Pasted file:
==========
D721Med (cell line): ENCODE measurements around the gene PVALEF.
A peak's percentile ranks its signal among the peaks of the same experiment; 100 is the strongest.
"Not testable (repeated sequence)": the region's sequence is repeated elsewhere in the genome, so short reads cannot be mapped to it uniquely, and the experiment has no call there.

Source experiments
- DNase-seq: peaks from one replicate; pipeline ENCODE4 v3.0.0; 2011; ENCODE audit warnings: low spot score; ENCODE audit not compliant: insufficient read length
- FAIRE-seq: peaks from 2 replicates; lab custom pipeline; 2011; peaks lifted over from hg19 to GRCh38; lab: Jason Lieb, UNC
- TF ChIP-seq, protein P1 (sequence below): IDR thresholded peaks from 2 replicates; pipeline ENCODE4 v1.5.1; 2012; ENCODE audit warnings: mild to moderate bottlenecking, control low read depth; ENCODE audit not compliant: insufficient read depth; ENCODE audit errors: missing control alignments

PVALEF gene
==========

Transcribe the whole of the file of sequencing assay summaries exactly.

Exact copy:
D721Med (cell line): ENCODE measurements around the gene PVALEF.
A peak's percentile ranks its signal among the peaks of the same experiment; 100 is the strongest.
"Not testable (repeated sequence)": the region's sequence is repeated elsewhere in the genome, so short reads cannot be mapped to it uniquely, and the experiment has no call there.

Source experiments
- DNase-seq: peaks from one replicate; pipeline ENCODE4 v3.0.0; 2011; ENCODE audit warnings: low spot score; ENCODE audit not compliant: insufficient read length
- FAIRE-seq: peaks from 2 replicates; lab custom pipeline; 2011; peaks lifted over from hg19 to GRCh38; lab: Jason Lieb, UNC
- TF ChIP-seq, protein P1 (sequence below): IDR thresholded peaks from 2 replicates; pipeline ENCODE4 v1.5.1; 2012; ENCODE audit warnings: mild to moderate bottlenecking, control low read depth; ENCODE audit not compliant: insufficient read depth; ENCODE audit errors: missing control alignments

PVALEF gene